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Senators Menendez, Blackburn, Representatives Malinowski, Tenney Challenge Big Tech to Help Iranian Protestors

WASHINGTON - U.S. Senator Bob Menendez (D-N.J.), Chairman of the Senate Foreign Relations Committee, was joined by Senator Marsha Blackburn (R-Tenn.) in addition to Representatives Tom Malinowski (D-N.J.) and Claudia Tenney (R-N.Y.) in leading a bipartisan, bicameral letter to America’s top technology companies urging them to provide the Iranian people the technology needed to overcome censorship and communicate securely. 

The US Department of the Treasury recently issued a general license allowing US companies to provide the Iranian people access to communication services and technologies in the midst of regime oppression. The lawmakers argued that the big tech companies – including Google, Apple and Facebook – can do much more to help Iranians in accordance with the general license. Tools like cloud hosting services, access to messaging platforms, and app stores are vital resources that these companies can and should make available to Iranian protesters and activists.

Additional signatories include Senator Ben Cardin (D-Md.), and Representatives Maria Elvira Salazar (R-Fla.) Albio Sires (D-N.J.), Brian Fitzpatrick (R-Pa.), Andy Kim (D-N.J.), Katie Porter (D-Calif.), Ted Lieu (D-Calif.), Jim McGovern (D-Mass.), and Young Kim (R-Calif.).

“For over forty long days, the Iranian regime has responded to crowds of brave women and men all over the country chanting against the systemic misogyny and repression as all fearful authoritarian governments do— with censorship, and with brutal violence,” said Chairman Menendez. “The regime’s ongoing internet and communication services blackouts are hurting, but not stopping the people Iran. These tactics prevent them from fully opening the eyes of world to the repression and injustice they live with each and every day. But they have not stopped the calls for ‘women, life, and freedom.’ That is why we are sending this direct, bipartisan call to the leadership of the most powerful tech firms in our country. Silicon Valley can make a real difference by helping provide the people of Iran with means to circumvent regime-controlled communications, and legally offer the kinds of technology now allowed under new general licensing policies issued by the Treasury Department.”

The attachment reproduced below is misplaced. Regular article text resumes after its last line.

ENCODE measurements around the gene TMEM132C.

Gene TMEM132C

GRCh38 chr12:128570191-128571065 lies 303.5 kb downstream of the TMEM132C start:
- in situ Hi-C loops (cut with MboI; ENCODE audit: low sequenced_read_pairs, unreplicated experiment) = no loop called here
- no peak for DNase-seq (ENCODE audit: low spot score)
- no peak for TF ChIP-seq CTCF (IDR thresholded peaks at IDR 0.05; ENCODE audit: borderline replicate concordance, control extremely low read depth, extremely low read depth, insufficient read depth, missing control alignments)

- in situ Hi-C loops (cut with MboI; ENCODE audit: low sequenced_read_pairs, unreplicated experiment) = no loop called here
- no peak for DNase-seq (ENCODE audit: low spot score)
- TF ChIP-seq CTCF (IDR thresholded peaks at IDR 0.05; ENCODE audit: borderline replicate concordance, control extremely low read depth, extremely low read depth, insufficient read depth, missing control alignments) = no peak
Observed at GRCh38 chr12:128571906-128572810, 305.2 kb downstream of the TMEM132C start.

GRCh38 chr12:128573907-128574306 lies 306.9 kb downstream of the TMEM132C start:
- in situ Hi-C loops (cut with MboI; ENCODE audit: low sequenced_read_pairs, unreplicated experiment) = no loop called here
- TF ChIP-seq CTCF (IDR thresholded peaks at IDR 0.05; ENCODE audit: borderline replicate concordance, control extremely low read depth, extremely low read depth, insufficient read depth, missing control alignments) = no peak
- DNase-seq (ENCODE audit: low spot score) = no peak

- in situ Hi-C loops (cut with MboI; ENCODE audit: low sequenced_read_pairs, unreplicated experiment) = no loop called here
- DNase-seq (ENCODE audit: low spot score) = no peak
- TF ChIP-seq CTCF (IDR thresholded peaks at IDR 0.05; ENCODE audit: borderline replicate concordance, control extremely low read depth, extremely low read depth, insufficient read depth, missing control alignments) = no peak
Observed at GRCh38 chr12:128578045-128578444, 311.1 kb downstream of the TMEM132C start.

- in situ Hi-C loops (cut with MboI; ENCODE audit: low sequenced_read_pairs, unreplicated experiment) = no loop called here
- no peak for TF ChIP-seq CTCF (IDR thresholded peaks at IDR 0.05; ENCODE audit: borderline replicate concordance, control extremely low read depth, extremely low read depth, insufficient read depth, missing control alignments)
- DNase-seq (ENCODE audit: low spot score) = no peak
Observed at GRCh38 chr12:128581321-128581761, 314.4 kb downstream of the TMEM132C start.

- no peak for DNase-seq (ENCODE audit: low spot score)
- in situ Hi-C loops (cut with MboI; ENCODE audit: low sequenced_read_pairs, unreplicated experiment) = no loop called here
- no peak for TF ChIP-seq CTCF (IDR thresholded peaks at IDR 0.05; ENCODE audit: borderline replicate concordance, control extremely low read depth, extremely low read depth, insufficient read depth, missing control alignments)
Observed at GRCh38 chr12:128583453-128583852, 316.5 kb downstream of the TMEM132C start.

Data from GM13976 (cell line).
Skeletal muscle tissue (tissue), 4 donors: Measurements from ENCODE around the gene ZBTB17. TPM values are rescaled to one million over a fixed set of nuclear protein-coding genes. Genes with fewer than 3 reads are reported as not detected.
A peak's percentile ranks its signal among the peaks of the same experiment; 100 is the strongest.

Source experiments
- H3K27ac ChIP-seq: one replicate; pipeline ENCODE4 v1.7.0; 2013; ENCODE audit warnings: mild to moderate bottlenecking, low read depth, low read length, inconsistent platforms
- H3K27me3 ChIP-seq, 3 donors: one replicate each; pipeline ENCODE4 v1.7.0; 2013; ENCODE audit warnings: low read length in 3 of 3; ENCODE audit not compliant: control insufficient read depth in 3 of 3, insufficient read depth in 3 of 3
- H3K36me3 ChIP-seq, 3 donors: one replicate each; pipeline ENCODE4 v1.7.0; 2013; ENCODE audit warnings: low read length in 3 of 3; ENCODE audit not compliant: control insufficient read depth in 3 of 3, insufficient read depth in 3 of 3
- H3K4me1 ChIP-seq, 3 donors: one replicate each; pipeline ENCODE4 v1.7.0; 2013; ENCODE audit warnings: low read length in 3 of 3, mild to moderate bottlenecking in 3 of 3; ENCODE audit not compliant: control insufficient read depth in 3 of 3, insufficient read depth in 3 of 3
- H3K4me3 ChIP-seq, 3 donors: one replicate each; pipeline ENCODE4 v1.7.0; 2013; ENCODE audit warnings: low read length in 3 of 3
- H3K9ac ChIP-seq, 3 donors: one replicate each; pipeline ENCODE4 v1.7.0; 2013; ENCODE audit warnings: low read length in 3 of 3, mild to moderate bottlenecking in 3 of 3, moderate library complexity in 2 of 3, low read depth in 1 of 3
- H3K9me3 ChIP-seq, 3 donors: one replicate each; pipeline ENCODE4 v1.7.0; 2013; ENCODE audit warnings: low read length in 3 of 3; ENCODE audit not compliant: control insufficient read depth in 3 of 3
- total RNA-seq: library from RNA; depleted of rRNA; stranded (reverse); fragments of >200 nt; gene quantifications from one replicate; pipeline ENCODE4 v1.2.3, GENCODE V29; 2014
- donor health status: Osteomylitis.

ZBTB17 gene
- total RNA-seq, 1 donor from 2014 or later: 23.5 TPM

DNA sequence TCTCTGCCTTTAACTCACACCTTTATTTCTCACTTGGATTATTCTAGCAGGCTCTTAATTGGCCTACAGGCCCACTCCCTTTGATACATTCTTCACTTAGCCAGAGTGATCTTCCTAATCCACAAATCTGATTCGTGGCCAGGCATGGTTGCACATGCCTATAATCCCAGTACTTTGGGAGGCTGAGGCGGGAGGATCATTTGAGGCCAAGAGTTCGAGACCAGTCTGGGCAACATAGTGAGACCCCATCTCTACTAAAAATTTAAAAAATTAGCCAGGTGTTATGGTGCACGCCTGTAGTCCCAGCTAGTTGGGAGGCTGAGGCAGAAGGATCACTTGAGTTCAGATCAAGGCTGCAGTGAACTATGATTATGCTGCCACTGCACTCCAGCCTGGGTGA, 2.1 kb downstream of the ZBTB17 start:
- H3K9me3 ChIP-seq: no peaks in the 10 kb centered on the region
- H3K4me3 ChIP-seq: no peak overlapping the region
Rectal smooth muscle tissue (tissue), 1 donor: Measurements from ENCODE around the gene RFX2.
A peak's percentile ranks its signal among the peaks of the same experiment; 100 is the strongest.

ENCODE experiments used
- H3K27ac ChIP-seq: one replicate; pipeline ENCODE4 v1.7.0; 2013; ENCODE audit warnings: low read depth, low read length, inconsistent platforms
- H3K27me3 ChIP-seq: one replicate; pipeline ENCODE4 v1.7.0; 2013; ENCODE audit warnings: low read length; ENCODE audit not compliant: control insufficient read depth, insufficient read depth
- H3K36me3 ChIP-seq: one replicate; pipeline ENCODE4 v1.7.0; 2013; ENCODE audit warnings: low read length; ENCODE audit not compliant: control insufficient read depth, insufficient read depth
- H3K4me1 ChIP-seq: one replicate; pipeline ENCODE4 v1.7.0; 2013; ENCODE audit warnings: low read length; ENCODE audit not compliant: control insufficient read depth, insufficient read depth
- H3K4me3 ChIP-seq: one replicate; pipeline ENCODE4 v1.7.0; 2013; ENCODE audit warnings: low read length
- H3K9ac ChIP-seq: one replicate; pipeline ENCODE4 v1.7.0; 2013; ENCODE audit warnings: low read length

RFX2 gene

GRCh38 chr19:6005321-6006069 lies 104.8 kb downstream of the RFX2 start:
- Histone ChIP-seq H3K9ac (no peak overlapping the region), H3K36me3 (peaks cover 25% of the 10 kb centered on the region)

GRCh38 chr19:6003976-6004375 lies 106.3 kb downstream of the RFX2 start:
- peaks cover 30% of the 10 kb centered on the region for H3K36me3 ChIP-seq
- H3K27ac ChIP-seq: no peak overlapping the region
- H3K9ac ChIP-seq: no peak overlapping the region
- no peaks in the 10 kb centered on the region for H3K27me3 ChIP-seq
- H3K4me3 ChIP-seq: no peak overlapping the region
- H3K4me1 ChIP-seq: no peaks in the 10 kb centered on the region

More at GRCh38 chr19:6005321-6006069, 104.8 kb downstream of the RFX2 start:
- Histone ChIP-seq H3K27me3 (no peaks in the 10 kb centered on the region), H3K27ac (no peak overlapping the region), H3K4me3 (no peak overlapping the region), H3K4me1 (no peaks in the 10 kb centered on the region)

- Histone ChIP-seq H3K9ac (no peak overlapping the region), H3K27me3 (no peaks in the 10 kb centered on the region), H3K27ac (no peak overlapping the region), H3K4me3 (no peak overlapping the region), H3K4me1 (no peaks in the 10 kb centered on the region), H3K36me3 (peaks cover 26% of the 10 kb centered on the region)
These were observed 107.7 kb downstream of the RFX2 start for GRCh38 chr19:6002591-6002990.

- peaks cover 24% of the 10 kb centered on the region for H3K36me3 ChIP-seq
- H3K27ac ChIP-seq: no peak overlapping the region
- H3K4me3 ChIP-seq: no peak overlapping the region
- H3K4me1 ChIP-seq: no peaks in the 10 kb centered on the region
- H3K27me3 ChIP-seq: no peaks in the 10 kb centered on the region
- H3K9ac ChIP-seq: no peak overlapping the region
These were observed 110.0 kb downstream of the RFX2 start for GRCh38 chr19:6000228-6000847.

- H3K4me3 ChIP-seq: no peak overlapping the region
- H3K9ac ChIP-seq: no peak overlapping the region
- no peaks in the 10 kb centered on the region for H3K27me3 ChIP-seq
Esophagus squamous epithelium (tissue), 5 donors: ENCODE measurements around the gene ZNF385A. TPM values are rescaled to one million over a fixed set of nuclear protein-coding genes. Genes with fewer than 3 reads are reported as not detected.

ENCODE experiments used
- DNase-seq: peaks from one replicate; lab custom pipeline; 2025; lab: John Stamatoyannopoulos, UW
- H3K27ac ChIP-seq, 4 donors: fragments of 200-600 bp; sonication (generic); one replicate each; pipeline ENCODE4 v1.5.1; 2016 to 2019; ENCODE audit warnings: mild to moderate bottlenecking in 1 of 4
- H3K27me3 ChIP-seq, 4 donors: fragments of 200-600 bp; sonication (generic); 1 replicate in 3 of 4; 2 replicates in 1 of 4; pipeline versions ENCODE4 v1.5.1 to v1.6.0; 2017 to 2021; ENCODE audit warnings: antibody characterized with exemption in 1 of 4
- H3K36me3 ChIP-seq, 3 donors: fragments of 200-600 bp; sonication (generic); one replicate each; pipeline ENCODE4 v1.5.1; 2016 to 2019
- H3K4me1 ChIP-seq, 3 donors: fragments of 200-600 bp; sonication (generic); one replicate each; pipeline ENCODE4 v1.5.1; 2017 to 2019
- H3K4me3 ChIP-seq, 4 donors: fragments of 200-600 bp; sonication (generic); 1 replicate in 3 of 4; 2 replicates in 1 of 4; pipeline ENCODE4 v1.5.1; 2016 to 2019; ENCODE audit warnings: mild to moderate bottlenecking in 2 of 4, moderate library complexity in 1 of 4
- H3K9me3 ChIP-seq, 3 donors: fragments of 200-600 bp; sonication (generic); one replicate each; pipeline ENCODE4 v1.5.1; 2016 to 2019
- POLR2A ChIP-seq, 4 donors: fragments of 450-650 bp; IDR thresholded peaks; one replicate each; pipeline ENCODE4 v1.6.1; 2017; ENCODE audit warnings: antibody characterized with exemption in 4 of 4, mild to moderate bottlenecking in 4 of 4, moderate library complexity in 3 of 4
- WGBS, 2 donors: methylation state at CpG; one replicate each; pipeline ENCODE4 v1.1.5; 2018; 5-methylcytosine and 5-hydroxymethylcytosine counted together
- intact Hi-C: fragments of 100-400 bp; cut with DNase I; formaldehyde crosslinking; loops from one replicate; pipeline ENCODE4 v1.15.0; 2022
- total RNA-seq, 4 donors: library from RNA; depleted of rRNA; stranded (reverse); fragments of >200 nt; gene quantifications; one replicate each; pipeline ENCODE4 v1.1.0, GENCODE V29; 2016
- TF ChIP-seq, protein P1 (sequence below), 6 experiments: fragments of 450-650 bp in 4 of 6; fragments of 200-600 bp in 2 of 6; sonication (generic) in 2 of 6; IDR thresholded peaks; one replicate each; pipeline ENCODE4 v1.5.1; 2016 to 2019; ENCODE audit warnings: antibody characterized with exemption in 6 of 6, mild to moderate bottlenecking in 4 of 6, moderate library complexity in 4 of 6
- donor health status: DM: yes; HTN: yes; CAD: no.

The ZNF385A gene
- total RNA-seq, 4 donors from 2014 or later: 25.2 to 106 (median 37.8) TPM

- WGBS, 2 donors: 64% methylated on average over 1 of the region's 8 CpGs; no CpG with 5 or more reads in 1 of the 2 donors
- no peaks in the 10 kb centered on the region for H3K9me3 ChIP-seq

“The Biden administration has opened a door for tech companies like Apple, Google, and Facebook to help Iranians who are risking their lives for freedom,” said Representative Malinowski. “Now they need to walk through it.”

“As the Iranian regime continues to brutally repress those protesting for freedom, access to communications services is key. Today, I am calling on technology companies to ensure the Iranian people have access to these critical communications, safe from surveillance by the murderous regime,” said Representative Tenney.

Read the letter below or click here.

Dear Mr. Pichai, Jassy, Cook, Zuckerberg, Nadella, and Spruill: